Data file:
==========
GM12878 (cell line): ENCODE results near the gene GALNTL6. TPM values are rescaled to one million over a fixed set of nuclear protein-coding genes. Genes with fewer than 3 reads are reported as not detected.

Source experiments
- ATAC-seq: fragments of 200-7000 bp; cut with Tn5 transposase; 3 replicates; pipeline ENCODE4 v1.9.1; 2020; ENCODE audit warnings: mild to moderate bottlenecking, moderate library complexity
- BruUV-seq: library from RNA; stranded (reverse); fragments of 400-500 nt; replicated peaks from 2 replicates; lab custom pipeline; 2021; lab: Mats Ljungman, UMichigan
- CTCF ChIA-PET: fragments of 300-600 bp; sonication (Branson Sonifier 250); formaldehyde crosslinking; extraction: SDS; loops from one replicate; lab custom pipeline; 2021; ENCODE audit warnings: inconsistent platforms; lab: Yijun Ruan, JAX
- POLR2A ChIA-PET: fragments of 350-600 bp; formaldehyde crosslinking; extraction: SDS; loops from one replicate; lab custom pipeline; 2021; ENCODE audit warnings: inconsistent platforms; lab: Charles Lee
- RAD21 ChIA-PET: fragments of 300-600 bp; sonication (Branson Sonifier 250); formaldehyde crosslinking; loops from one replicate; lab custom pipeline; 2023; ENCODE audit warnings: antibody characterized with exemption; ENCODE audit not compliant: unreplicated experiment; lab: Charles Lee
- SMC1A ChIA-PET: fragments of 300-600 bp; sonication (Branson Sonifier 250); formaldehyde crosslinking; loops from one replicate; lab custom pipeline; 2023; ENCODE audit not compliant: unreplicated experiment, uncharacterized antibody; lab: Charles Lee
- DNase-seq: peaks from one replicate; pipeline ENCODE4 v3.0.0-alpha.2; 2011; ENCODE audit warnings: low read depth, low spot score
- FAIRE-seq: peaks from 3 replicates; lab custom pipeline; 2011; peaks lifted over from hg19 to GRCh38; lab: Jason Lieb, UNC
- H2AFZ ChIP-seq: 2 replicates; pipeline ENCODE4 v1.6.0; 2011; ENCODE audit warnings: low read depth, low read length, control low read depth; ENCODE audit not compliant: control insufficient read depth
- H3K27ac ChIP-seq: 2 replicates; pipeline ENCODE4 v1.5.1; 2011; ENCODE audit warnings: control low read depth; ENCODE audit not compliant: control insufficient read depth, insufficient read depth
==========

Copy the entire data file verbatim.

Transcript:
GM12878 (cell line): ENCODE results near the gene GALNTL6. TPM values are rescaled to one million over a fixed set of nuclear protein-coding genes. Genes with fewer than 3 reads are reported as not detected.

Source experiments
- ATAC-seq: fragments of 200-7000 bp; cut with Tn5 transposase; 3 replicates; pipeline ENCODE4 v1.9.1; 2020; ENCODE audit warnings: mild to moderate bottlenecking, moderate library complexity
- BruUV-seq: library from RNA; stranded (reverse); fragments of 400-500 nt; replicated peaks from 2 replicates; lab custom pipeline; 2021; lab: Mats Ljungman, UMichigan
- CTCF ChIA-PET: fragments of 300-600 bp; sonication (Branson Sonifier 250); formaldehyde crosslinking; extraction: SDS; loops from one replicate; lab custom pipeline; 2021; ENCODE audit warnings: inconsistent platforms; lab: Yijun Ruan, JAX
- POLR2A ChIA-PET: fragments of 350-600 bp; formaldehyde crosslinking; extraction: SDS; loops from one replicate; lab custom pipeline; 2021; ENCODE audit warnings: inconsistent platforms; lab: Charles Lee
- RAD21 ChIA-PET: fragments of 300-600 bp; sonication (Branson Sonifier 250); formaldehyde crosslinking; loops from one replicate; lab custom pipeline; 2023; ENCODE audit warnings: antibody characterized with exemption; ENCODE audit not compliant: unreplicated experiment; lab: Charles Lee
- SMC1A ChIA-PET: fragments of 300-600 bp; sonication (Branson Sonifier 250); formaldehyde crosslinking; loops from one replicate; lab custom pipeline; 2023; ENCODE audit not compliant: unreplicated experiment, uncharacterized antibody; lab: Charles Lee
- DNase-seq: peaks from one replicate; pipeline ENCODE4 v3.0.0-alpha.2; 2011; ENCODE audit warnings: low read depth, low spot score
- FAIRE-seq: peaks from 3 replicates; lab custom pipeline; 2011; peaks lifted over from hg19 to GRCh38; lab: Jason Lieb, UNC
- H2AFZ ChIP-seq: 2 replicates; pipeline ENCODE4 v1.6.0; 2011; ENCODE audit warnings: low read depth, low read length, control low read depth; ENCODE audit not compliant: control insufficient read depth
- H3K27ac ChIP-seq: 2 replicates; pipeline ENCODE4 v1.5.1; 2011; ENCODE audit warnings: control low read depth; ENCODE audit not compliant: control insufficient read depth, insufficient read depth